Runaway: I Only Used To Be Able To 'Move On' By Moving Away
“A change of scenery will do you good.”
This advice has been both the most helpful and the most misleading I've ever heard.
When I was 18, I fell in love. It was my first time falling in love, and it was also the first time I realized something so intangible could be so consuming.
The guy I fell for gave me hope. He showed me happiness. He taught me what it meant to love hard and live freely. The problem was that I didn’t know I was investing in empty stock.
When it ended, it didn’t just end. It crashed and burned. He chose someone else, and the betrayal was like no pain I'd felt before. The pain moved me, but I found myself unable to move on from the pain.
I felt like everyone else could find ways to live and let live. Everyone else could move on from heartbreak. But I couldn't -- not in a conventional way, at least. I ultimately decided I needed to transfer schools to pull out of my depression.
Unable to rationalize my thoughts to others, I told family and friends I was switching schools because the University of Georgia didn’t challenge me. But I was plagued with self-doubt.
There were so many other questions to consider: How did I know that the move was right? People move all the time to be with their men -- did the same rules apply to getting away from them? Did wanting a move make it warranted, or was my desire simply weak reasoning?
At what point was moving halfway across the country an unhealthy reaction to an unfortunate situation?
I have a love-hate relationship with falling in love. Who doesn’t? The moments leading up to the initial fall are invigorating.
The fall itself leaves you forever changed. But it’s what comes after the fall that strips us down and leaves us standing, vulnerable, in the cold.
When we fall in love, we feel that anything is possible. When it ends, we believe that a life without love is unbearable.
The truth is, when you invest everything you have -- and everything you are -- into another person, you will end up broken. Some people may break sooner than others. But a loss is inevitable. And it's not just a loss of love.
It's also a loss of identity and self-knowledge. He should not have had to teach me how to live; I should have figured out how to do that on my own. Because I didn't, I was left with nothing.
What caused me grief was an inherent flaw in character. I defined myself by him for one reason alone: I didn't love myself enough. I couldn't recreate a world without him. I didn't know how to -- at least not at the same school. And so I left.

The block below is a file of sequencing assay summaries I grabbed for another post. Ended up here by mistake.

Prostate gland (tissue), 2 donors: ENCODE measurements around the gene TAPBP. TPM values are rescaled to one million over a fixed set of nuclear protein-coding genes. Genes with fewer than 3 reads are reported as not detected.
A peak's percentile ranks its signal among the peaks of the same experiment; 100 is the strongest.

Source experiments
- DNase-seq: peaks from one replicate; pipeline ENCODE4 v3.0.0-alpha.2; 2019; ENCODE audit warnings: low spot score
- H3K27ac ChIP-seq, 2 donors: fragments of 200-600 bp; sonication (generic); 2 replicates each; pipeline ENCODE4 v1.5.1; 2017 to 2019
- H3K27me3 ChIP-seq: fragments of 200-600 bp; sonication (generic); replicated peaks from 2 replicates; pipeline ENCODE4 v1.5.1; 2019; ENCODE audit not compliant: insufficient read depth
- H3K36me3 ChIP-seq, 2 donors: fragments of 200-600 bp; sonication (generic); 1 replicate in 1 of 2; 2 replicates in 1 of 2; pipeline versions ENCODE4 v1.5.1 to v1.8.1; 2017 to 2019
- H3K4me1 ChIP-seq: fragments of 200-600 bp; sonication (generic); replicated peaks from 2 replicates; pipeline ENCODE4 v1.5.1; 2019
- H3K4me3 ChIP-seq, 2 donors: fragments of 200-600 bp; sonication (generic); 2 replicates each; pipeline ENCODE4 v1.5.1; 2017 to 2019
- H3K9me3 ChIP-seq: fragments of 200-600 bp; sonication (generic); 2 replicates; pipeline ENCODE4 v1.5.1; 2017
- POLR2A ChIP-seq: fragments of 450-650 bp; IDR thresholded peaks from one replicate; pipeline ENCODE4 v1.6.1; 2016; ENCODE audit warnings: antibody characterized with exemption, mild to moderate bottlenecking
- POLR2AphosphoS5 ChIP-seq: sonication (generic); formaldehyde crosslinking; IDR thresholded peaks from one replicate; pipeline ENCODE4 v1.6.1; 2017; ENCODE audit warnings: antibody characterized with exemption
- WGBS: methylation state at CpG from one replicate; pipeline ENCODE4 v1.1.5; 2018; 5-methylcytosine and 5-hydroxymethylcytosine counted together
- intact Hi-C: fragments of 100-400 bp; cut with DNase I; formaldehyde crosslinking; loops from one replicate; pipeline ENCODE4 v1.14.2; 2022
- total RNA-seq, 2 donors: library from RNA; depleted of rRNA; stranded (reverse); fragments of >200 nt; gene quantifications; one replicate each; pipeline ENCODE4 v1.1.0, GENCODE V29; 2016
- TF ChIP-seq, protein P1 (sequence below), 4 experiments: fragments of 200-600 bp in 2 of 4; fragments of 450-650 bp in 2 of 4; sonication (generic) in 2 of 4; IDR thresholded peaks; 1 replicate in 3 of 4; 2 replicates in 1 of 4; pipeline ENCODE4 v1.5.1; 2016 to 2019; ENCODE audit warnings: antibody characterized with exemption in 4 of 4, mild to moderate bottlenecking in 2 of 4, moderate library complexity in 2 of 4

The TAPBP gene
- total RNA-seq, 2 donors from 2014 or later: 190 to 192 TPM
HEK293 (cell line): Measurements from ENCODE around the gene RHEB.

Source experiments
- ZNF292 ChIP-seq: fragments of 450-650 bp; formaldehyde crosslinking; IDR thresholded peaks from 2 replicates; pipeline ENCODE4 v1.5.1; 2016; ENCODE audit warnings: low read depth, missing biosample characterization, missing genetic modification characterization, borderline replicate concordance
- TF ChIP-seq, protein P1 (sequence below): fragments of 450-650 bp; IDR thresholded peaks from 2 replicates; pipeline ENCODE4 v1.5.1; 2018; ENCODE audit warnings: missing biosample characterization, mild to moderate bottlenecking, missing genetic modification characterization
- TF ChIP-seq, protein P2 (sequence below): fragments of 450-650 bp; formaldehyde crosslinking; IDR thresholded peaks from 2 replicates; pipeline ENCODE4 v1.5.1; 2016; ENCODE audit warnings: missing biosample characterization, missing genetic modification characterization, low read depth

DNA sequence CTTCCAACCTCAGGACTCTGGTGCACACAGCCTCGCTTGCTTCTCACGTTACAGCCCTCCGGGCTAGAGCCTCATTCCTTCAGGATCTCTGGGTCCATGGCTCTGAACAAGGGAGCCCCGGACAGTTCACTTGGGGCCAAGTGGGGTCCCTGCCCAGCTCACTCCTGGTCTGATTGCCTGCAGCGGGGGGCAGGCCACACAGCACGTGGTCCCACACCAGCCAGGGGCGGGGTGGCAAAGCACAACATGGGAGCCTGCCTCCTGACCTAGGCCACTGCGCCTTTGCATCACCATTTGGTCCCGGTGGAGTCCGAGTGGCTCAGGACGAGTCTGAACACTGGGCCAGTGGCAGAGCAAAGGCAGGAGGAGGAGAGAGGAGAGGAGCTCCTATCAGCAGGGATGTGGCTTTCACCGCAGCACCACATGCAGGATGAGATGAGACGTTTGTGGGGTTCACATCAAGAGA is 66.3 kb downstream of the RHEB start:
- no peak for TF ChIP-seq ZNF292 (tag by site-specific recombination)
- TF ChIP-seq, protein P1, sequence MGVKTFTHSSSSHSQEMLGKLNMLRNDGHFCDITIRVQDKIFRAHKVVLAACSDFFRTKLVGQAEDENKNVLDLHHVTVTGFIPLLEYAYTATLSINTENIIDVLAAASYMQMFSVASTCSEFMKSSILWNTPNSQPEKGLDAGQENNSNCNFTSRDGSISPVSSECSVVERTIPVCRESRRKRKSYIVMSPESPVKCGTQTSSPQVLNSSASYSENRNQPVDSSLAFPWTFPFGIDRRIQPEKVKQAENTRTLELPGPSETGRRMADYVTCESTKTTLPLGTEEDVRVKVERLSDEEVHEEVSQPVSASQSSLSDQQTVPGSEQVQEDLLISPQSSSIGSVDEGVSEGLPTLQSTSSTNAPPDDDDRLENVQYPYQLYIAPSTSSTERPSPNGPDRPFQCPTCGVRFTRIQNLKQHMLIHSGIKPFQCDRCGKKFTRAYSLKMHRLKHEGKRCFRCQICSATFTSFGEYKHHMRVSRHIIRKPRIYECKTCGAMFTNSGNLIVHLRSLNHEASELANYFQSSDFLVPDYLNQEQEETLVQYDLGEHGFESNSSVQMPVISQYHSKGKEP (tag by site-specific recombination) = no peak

To move on, I needed to leave the city that brought us together.
Close proximity makes closure difficult.
It’s easy to fall back on someone who’s right there. In fact, you can’t fall back on someone who isn’t there. Being far from someone we used to be close to forces us to open our hearts to new people.
It’s amazing how much trust I threw at my new city and how much I lost for the one I used to call home. It wasn’t that my old town was wrong for me. He was wrong for me.
I let the heartbreak grow too big, and it shrunk my surroundings. But our heads will mess with our feelings only as much as we let them. What our hearts decide to feel is all up to our minds.
I was young. I know now that closure can happen even when we live near a former lover. Who we choose to be is up to us.
In order to start over, we need to start something new.
There’s a reason that we cut off our hair and replace our wardrobes after a breakup. We need to feel that losing one thing means gaining something else.
In some cases, buying something big enough for our hands to hold can be enough to sink our heaviest heartbreaks.
But what if something new isn’t sufficient? What if you need to be somewhere new to get over someone old? What if you need a new collection of sounds, sights and signals to feel alive again?
I let one man ruin an entire city for me. I boxed myself into the same unfair set of values and ended up with the same results.
The old me wouldn’t be strong enough to carry over into a new life. I needed to develop a new me, and that meant starting from scratch.
What leaves you rejuvenated and reawakened might not do the same for me. I needed to do something drastic.
Distance doesn’t always make the heart grow fonder.
Sometimes we can't move on because our loved one is simply that awesome. We're so blinded by this person's greatness that other opportunities seem invisible.
But they’re not. They’re just as present as the guy who cast his spell on you. He may have been one of a kind. But it’s a big world, and there’s room for more than just one one of a kind.
At the end of the day, we’re the only ones in our own way.